Putting external hard drives on a server

Discussion in 'Windows 10 Networking' started by LDG, Feb 5, 2016.

  1. LDG

    LDG New Member

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    Hi all!

    I'm hoping this is an appropriate place to post this question. Here is the rundown of equipment:
    Three laptops, each running a different OS-7, 8 (or 8.1), and 10.
    Three external hard drives that are used and accessed regularly (and one back up)

    Currently, I have a Homegroup hosted on the W10 laptop. That allows 7 and 8 to connect to it for file sharing, transfers, and streaming. This current set up requires one computer (7) to be rooted with hard drives connected. The others can be carted around as we please.

    I'm posting this in Windows 10 based on the idea that a 7 computer can connect to a 10's Homegroup, but not the other way around.

    My goal: I have this idea that I could just get a server to house my hard drives and then stream to all three computers wirelessly. This would help me clean things up as I'd love to transition to some sort of hard drive rack or holder that would stack them.

    I'd also need to be able to continue streaming, sharing, and transferring as I currently am. I stream a lot to my Roku 2 using Emby and for the sake of ease would like to be able to continue doing so.

    I am just not very knowledgeable when it comes to servers, so I don't know if this is possible the way I envision it. Hoping someone here can show me to a simple but effective solution (you may also have to tell me how to use the server...).

    Thanks!
     
    Andrew Jacowski likes this.
  2. bochane

    bochane Honorable Member

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    It looks like you need a NAS (Network Attached Storage).
    For a start look at the site of Synology: Synology - Network Attached Storage (NAS)
    There is a lot of documentation and examples to help you through.

    Henk
     
  3. Neemobeer

    Neemobeer Windows Forum Team
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  4. LDG

    LDG New Member

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    Thank you both for the fast replies! Sounds like NAS is my direction then. I unfortunately don't have an old tower though. What would be the recommendation outside of that?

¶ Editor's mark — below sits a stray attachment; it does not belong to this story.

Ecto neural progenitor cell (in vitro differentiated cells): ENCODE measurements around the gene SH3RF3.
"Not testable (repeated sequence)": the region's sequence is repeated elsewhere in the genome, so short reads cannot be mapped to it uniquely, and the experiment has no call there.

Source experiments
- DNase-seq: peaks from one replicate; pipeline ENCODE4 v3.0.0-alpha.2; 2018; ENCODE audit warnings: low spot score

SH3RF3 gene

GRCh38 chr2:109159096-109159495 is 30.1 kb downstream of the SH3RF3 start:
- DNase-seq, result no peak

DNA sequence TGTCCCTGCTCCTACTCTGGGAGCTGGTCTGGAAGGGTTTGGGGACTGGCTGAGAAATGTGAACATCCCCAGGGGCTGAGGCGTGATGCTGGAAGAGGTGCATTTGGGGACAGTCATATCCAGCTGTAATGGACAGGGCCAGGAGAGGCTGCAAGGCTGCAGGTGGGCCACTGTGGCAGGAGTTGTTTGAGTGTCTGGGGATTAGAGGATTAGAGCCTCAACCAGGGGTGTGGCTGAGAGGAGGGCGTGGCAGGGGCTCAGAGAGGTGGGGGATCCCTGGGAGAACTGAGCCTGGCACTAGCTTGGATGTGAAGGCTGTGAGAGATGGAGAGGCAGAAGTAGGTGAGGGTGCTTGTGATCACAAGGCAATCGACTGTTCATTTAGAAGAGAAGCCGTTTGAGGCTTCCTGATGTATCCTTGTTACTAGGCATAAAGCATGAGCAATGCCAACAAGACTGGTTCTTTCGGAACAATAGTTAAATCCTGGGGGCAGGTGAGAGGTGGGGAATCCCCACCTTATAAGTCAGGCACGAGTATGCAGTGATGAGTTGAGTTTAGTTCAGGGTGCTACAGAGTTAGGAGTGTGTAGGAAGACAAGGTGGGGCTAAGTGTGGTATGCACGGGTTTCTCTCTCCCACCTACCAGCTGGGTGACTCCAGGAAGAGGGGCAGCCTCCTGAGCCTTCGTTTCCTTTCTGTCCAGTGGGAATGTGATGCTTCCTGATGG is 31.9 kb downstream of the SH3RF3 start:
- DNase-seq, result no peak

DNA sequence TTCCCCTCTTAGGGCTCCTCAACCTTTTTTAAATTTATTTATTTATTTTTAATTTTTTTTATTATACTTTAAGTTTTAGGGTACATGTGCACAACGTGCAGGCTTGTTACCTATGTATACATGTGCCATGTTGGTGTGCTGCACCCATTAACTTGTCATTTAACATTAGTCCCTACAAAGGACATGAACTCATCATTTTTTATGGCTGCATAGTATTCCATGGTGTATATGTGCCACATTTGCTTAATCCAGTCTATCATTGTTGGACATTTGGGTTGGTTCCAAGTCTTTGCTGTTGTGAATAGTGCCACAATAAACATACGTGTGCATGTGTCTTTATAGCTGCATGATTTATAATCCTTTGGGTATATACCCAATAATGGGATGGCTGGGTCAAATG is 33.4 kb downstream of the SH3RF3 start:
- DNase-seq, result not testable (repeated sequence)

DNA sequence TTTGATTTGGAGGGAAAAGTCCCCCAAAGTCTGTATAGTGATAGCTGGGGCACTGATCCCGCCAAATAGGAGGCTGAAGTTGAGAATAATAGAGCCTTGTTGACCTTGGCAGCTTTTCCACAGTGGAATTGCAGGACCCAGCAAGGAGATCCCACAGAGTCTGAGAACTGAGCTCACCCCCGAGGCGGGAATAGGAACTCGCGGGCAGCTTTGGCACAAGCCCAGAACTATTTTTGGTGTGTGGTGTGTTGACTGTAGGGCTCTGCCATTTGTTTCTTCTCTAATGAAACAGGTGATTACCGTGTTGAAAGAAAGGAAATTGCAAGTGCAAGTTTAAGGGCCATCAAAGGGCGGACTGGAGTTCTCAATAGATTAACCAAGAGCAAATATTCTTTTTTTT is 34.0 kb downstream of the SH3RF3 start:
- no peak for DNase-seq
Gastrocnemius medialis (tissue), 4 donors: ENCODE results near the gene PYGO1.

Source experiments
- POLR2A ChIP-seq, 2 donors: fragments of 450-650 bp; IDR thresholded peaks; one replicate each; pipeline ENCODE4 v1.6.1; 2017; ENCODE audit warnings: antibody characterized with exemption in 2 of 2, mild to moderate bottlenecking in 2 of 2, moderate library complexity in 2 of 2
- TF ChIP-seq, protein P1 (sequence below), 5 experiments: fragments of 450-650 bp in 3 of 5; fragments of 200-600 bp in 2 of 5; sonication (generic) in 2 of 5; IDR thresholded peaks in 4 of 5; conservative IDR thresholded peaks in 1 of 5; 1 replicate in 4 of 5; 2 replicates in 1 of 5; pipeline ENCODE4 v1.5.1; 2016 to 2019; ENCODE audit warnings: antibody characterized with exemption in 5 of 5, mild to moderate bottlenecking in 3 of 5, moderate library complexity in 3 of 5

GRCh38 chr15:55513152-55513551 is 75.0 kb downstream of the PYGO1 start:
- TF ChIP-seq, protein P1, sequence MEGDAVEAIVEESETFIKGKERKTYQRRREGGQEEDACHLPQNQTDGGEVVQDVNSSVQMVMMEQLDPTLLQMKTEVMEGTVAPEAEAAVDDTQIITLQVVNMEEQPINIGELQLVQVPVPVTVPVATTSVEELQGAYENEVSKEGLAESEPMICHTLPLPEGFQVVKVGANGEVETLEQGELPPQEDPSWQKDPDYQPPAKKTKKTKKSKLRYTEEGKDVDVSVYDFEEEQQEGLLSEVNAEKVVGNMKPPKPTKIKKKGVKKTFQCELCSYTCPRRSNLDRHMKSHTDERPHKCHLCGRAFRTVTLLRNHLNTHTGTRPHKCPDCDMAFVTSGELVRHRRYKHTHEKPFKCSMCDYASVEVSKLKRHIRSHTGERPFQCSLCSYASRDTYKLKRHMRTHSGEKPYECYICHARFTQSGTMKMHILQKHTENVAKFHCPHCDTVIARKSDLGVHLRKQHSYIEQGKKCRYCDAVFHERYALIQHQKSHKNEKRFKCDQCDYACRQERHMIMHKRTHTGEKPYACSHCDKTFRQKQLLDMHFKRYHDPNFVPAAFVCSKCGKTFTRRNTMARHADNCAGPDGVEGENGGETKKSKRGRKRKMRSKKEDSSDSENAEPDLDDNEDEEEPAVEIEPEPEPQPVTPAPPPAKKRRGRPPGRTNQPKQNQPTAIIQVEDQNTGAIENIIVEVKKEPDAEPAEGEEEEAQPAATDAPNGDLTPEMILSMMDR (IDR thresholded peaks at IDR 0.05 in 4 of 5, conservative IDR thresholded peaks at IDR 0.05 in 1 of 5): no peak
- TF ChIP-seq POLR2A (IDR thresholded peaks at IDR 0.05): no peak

5. Neemobeer

    Neemobeer Windows Forum Team
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  6. ussnorway

    ussnorway Windows Forum Team
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    I use the 2t seagate central;
    specs = http://www.seagate.com/www-content/product-content/goflex-fam/seagate-central/en-gb/docs/seagate-central-ds1773-1-1212-gb.pdf
    shop around STCG4000300 : Seagate STCG4000300 Central 4TB NAS USB2.0 : Bargain @ ddcomputer.com.au
    or get P-cloud from seagate Personal Cloud: Storage Device For Your Home Media | Seagate

    Now lets be clear, a NAS is for storage... you full it up and it keeps all your files indexed without taxing your other systems but the data stays there... A P-cloud is for streaming fast but the movies/ data only stays on it for a while and is always getting replaced with new stuff. If you buy a NAS (full it up) and for the most part just leave files on it then a NAS box will be faster than p-cloud but if you keep changing all the files stored a NAS box then it will spend all its cpu-cycles indexing and slow to a crawl
     
  7. LDG

    LDG New Member

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    All the NAS examples here are great, but these prices are a lot higher than I was hoping for or expecting (I suppose I didn't know what to expect...).

    If I were to search on newegg, amazon, ebay, etc, would I just type in NAS? I only ask because I noticed one Amazon link about was a search for synology.

    P-Cloud sounds like a great alternative, but very fluid. Lots of streaming capabilities, but not necessarily built to store data (as well). I'm not sure that is what I'm looking for.
     
  8. Neemobeer

    Neemobeer Windows Forum Team
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    I linked to Synology because they are some of the better NAS' you can get. I'm sure there may be cheaper ones on amazon and you should be able to just search NAS on there. As soon as you get up to a 4 drive bay NAS they do tend to get expensive.
     
  9. LDG

    LDG New Member

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    These bays are expensive...I would have figured them around the same price as externals. It looks like I'll be spending $150-$200 to get my three current drives supported. Then I may as well buy another system when I get another external. By then I might even have to buy a second back up drive as well.

    (If I want to access my back up drives, I will probably connect them directly to a computer).

    I think this also solves my desire of having an external hd holder as well. I'm about to check out the Synology link from bochane's reply (and that may answer this question), but I was curious...can any of these systems be programmed to restart the drives or scan for viruses?
     
  10. Neemobeer

    Neemobeer Windows Forum Team